|Lone Gunman Games ||10 Jan 2015 8:29 p.m. PST|
Our water seems to have frozen up at the main entry line before the meter. I have had a hair dryer focused onto that pipe where it comes into the floor and blowing into the crawlspace for several hours now, but no success or sign of anything thawing out.
Is it possible that the water meter has failed instead and it is what is blocking the flow of water instead?
|Tom Bryant||10 Jan 2015 9:15 p.m. PST|
Possible. A co-worker of mine had that happen to him last year. If I might suggest, go to your local big box home improvemnt store and pick up a heat lamp rig. They should be around $20 USD and would be better than the hair dryer. You may also want to contact the city as soon as possible on that.
|napthyme ||10 Jan 2015 10:29 p.m. PST|
The heat lamp rig would not do me much good without digging out the crawlspace. If I have to do that I might just as well break out the torch and heat the pipe by hand.
I was trying to avoid laying on the ground in the arctic freezing cold trying to get the water unfrozen.
| StoneMtnMinis ||11 Jan 2015 7:20 a.m. PST|
Unfortunately, this may be above your pay grade. As soon as the pipes unfreeze you will probably have water everywhere(because when a pipe freezes it usually bursts at some point as ice expands). So you should first call the City and speck to someone in the Water Department and see if they advise shutting the water off at the main before it thaws. Then you are probably going to need to call a plumber $$$, unless you have the ability to repair it yourself.
Hopefully it will not be to serious or expensive.
|Lone Gunman Games ||11 Jan 2015 11:20 a.m. PST|
I ran the dryer for 11 hours yesterday and did not even get a trickle out of the water fawset so I assume there must be anyother problem somewhere. So far no signs of any gysers in the yard.
|Ron W DuBray ||11 Jan 2015 2:13 p.m. PST|
well first off: you need a heat gun or a torch to unfreeze pipes a heir dryer just does not have the BTU out put to over come the cold.
the other thing you could try seeing you can't get to the pips is get a work space heater and blast it into the crawl space ( like one of these) link
|ArmymenRGreat ||11 Jan 2015 2:42 p.m. PST|
Keep us posted. I've been shutting off the water and draining the kitchen every night, and I live in Virginia!
|Ron W DuBray ||11 Jan 2015 6:34 p.m. PST|
Something you should look into for the long term. Installing heat tape with thermostat control, and isolation over them.
|napthyme ||11 Jan 2015 9:34 p.m. PST|
Finally seeing a drip today in the bathroom, but it may not have been frozen where I thought it was. If its frozen where I think it is there is no way to get a heat tape on it without a total tear out.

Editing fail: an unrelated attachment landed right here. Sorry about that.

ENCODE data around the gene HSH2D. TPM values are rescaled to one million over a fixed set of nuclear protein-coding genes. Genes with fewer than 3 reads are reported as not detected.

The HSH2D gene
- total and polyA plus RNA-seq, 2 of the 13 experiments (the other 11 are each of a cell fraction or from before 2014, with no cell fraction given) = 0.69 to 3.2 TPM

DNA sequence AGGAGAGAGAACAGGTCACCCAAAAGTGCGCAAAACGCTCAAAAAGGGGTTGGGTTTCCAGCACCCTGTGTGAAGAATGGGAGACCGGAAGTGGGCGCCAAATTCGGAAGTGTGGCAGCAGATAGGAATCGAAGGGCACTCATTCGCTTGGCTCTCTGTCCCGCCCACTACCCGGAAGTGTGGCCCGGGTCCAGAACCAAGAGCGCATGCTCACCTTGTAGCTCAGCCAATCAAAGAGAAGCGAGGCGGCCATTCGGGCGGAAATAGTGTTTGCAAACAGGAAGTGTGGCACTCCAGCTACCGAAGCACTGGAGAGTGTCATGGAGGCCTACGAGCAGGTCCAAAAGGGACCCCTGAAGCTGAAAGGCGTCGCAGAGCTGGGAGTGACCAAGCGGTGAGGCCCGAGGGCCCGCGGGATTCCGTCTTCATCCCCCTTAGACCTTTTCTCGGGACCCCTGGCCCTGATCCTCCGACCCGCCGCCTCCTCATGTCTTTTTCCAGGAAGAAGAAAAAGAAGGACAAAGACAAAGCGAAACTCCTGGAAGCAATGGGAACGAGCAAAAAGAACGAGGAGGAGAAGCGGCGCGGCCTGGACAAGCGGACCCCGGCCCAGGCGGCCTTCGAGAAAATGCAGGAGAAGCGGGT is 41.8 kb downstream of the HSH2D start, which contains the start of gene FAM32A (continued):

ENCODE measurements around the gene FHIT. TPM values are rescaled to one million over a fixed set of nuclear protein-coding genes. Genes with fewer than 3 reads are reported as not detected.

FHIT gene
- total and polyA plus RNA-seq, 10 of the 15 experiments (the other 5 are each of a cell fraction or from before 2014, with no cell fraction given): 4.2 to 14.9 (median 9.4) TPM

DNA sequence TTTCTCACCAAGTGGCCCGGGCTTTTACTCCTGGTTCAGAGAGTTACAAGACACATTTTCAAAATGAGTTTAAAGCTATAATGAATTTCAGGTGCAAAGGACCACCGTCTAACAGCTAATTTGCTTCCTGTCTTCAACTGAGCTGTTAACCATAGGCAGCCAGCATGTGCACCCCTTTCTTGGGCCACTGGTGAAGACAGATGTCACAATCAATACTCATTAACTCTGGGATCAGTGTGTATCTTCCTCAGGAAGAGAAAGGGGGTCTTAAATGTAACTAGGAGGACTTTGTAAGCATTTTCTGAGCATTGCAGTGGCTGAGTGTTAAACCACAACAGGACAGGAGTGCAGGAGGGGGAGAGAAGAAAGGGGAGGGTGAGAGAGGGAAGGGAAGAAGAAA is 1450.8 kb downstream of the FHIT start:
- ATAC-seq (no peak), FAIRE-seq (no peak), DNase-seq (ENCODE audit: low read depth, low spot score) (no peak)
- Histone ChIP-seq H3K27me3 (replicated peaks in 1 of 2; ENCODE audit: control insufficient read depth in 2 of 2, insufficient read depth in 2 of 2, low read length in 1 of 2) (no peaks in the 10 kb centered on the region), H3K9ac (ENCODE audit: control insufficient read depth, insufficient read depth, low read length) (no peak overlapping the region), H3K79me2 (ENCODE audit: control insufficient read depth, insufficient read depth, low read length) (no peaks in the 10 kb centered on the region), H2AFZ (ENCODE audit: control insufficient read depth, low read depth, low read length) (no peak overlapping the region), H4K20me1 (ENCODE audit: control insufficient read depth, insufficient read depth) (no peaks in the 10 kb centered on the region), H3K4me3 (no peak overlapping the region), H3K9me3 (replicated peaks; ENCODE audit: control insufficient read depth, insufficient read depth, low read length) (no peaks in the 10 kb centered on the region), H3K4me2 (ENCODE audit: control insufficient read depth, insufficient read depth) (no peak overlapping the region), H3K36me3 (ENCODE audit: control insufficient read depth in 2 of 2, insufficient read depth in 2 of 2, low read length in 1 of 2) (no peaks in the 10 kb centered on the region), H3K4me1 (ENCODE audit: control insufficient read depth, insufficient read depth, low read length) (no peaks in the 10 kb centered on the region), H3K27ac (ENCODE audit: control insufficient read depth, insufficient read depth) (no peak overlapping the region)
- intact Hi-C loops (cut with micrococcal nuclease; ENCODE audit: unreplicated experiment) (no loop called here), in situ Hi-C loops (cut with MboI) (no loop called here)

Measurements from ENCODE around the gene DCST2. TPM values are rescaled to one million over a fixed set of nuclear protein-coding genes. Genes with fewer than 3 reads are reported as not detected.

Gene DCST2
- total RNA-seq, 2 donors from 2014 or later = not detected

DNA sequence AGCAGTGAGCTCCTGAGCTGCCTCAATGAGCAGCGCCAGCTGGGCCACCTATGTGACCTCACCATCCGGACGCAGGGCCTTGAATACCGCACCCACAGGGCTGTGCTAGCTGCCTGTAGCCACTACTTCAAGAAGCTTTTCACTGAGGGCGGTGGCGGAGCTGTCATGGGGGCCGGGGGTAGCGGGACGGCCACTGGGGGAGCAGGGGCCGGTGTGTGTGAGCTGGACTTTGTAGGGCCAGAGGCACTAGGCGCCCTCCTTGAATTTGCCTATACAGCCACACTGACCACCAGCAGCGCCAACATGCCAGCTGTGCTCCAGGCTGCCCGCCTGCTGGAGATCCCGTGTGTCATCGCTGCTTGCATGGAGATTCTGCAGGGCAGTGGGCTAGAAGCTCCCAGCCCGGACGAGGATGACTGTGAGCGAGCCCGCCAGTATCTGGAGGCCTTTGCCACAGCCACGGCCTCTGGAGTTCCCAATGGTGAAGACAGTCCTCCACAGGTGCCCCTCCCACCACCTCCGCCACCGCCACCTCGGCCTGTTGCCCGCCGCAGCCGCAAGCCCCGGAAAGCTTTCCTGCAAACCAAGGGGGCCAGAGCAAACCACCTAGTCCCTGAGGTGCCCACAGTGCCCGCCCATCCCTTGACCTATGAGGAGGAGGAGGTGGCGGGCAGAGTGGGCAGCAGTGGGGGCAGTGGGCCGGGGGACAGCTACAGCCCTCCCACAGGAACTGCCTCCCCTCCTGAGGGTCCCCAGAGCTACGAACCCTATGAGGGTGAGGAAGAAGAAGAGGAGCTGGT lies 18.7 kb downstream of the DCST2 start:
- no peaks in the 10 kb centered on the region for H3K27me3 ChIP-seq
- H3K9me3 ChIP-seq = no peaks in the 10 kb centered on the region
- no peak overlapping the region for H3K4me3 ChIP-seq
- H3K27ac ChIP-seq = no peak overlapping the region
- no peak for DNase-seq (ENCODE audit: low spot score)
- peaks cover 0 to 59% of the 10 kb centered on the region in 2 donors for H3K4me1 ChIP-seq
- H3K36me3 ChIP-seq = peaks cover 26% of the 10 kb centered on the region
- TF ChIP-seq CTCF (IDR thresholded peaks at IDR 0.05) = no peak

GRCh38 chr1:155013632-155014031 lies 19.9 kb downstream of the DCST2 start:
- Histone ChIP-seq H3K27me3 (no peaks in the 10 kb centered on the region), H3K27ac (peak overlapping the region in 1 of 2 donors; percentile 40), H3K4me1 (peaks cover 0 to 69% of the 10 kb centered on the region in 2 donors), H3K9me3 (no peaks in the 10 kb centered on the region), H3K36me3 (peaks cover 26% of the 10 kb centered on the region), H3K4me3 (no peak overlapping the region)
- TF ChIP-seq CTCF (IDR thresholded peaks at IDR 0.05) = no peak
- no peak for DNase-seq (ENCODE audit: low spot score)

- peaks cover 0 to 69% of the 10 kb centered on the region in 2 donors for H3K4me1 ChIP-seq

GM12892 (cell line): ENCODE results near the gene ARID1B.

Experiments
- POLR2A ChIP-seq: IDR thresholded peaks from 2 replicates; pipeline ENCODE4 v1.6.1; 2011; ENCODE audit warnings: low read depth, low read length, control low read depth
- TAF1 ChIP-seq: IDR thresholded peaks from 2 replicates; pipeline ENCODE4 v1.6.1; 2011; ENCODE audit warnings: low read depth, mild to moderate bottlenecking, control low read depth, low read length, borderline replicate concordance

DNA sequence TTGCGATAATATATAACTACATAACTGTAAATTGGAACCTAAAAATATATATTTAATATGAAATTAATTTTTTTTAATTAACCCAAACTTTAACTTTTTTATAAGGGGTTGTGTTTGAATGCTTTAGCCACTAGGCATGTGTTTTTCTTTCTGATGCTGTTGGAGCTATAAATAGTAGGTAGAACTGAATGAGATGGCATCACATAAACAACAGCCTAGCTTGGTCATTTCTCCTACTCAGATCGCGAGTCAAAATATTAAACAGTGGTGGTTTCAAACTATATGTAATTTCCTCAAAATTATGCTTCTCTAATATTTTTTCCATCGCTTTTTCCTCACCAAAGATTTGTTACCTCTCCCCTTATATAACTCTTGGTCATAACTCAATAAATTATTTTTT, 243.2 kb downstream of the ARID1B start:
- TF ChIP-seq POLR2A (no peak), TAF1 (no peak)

|Ron W DuBray ||12 Jan 2015 1:18 p.m. PST|
It will more of a problem if the pipe breaks in that spot don't you think?
|napthyme ||12 Jan 2015 2:44 p.m. PST|
Silly me forgot there was an outside faucet right off the water meter, got very little out of it, so it has to be the main line. No sense in digging it out today its going to be -9F tonight, so it would probably just freeze back up again. May as well wait for the warm up and see what happens. We will either need a plumber or not.
|zoneofcontrol||13 Jan 2015 10:35 a.m. PST|
A couple of suggestions:
#1 – Locally, our water meters are mandated to have a leak indicator of some type. Not a lot of help but it will tell you if water is going through the meter and leaking somewhere on the inside.
#2 – Our local water company will come out free of charge to check the meter. They can usually determine on the spot if it is functional. If not sure, they can pull it, take it back to the shop and have it tested. This carries a fee of $50 USD or $75 USD, I think.
#3 – I agree with the hair dryer not putting out enough heat to thaw a frozen pipe. I've used a small butane bottle with torch head in the past. Be careful not to burn down your house! (or yourself.) Also, be careful not to melt solder joints on pipe connections.
#4 – Once you do get things resolved, a heat tape with thermometer may be warm enough to help prevent a repeat. They are usually warm enough to prevent a freeze but like the hair dryer, not warm enough to remedy an already frozen pipe.
#5 Don't wait for a complete thaw. Water expands when frozen and could rupture pipes. Not as big a deal while the water is frozen but once thawed, you'll have an unwanted swimming pool under the house.
|zoneofcontrol||13 Jan 2015 10:38 a.m. PST|
One more thing:
#6 – For the outside faucet: if you are having other work/repairs done, consider replacing the regular faucet with one that has a shut-off well inside the building. This may help avoid future problems if this is the culprit.
|napthyme ||13 Jan 2015 1:16 p.m. PST|
Well now this is a real head scratcher. it was -11 here last night so no way anything could possibly thaw out, yet at 1AM the water came back on like someone had turned on a fire hose. No air in the pipes, or anything to even indicate it had been off for days.
Who knows where the problem was or if it was even frozen near the house at all.